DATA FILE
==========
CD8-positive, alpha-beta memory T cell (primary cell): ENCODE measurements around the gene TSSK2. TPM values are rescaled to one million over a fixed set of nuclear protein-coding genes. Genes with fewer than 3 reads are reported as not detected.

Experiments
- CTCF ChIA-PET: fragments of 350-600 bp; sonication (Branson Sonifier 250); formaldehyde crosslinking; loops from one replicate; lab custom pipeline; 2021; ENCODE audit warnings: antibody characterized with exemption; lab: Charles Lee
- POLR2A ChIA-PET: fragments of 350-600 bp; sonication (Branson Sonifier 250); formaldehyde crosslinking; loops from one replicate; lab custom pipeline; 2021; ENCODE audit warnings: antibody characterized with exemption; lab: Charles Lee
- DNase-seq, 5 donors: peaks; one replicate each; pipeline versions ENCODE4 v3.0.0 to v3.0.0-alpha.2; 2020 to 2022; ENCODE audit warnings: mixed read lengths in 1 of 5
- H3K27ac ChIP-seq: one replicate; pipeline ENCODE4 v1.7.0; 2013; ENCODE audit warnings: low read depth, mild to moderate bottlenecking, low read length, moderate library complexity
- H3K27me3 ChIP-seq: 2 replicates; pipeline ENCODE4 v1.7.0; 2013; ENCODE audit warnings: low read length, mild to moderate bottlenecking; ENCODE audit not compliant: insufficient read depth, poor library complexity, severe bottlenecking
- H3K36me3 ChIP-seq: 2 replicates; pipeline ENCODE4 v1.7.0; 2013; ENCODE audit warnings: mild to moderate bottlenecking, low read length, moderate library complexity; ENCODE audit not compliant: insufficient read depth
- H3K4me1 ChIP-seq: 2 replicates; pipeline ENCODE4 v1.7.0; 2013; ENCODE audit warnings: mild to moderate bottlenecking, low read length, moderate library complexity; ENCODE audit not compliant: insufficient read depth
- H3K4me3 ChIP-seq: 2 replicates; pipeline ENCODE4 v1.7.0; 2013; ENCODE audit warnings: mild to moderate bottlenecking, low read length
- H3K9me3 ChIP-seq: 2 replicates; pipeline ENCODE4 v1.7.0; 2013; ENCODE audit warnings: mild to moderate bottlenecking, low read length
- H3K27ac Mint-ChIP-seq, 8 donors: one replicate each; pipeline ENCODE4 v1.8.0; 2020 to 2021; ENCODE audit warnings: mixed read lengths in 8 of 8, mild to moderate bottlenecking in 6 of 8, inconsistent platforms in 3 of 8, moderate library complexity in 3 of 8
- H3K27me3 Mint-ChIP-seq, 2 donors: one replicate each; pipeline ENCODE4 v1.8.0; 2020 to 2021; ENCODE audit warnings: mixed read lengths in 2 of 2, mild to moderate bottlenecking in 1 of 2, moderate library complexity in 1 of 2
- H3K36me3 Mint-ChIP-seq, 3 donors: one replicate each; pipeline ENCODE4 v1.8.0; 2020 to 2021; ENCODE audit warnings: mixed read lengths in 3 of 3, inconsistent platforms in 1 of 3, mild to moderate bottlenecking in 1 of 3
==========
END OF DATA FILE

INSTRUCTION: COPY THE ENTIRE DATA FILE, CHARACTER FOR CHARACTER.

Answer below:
CD8-positive, alpha-beta memory T cell (primary cell): ENCODE measurements around the gene TSSK2. TPM values are rescaled to one million over a fixed set of nuclear protein-coding genes. Genes with fewer than 3 reads are reported as not detected.

Experiments
- CTCF ChIA-PET: fragments of 350-600 bp; sonication (Branson Sonifier 250); formaldehyde crosslinking; loops from one replicate; lab custom pipeline; 2021; ENCODE audit warnings: antibody characterized with exemption; lab: Charles Lee
- POLR2A ChIA-PET: fragments of 350-600 bp; sonication (Branson Sonifier 250); formaldehyde crosslinking; loops from one replicate; lab custom pipeline; 2021; ENCODE audit warnings: antibody characterized with exemption; lab: Charles Lee
- DNase-seq, 5 donors: peaks; one replicate each; pipeline versions ENCODE4 v3.0.0 to v3.0.0-alpha.2; 2020 to 2022; ENCODE audit warnings: mixed read lengths in 1 of 5
- H3K27ac ChIP-seq: one replicate; pipeline ENCODE4 v1.7.0; 2013; ENCODE audit warnings: low read depth, mild to moderate bottlenecking, low read length, moderate library complexity
- H3K27me3 ChIP-seq: 2 replicates; pipeline ENCODE4 v1.7.0; 2013; ENCODE audit warnings: low read length, mild to moderate bottlenecking; ENCODE audit not compliant: insufficient read depth, poor library complexity, severe bottlenecking
- H3K36me3 ChIP-seq: 2 replicates; pipeline ENCODE4 v1.7.0; 2013; ENCODE audit warnings: mild to moderate bottlenecking, low read length, moderate library complexity; ENCODE audit not compliant: insufficient read depth
- H3K4me1 ChIP-seq: 2 replicates; pipeline ENCODE4 v1.7.0; 2013; ENCODE audit warnings: mild to moderate bottlenecking, low read length, moderate library complexity; ENCODE audit not compliant: insufficient read depth
- H3K4me3 ChIP-seq: 2 replicates; pipeline ENCODE4 v1.7.0; 2013; ENCODE audit warnings: mild to moderate bottlenecking, low read length
- H3K9me3 ChIP-seq: 2 replicates; pipeline ENCODE4 v1.7.0; 2013; ENCODE audit warnings: mild to moderate bottlenecking, low read length
- H3K27ac Mint-ChIP-seq, 8 donors: one replicate each; pipeline ENCODE4 v1.8.0; 2020 to 2021; ENCODE audit warnings: mixed read lengths in 8 of 8, mild to moderate bottlenecking in 6 of 8, inconsistent platforms in 3 of 8, moderate library complexity in 3 of 8
- H3K27me3 Mint-ChIP-seq, 2 donors: one replicate each; pipeline ENCODE4 v1.8.0; 2020 to 2021; ENCODE audit warnings: mixed read lengths in 2 of 2, mild to moderate bottlenecking in 1 of 2, moderate library complexity in 1 of 2
- H3K36me3 Mint-ChIP-seq, 3 donors: one replicate each; pipeline ENCODE4 v1.8.0; 2020 to 2021; ENCODE audit warnings: mixed read lengths in 3 of 3, inconsistent platforms in 1 of 3, mild to moderate bottlenecking in 1 of 3